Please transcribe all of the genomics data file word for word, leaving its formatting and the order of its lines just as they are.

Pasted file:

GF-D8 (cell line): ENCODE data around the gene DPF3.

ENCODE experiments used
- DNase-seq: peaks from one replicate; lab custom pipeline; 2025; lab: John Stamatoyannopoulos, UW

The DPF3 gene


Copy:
GF-D8 (cell line): ENCODE data around the gene DPF3.

ENCODE experiments used
- DNase-seq: peaks from one replicate; lab custom pipeline; 2025; lab: John Stamatoyannopoulos, UW

The DPF3 gene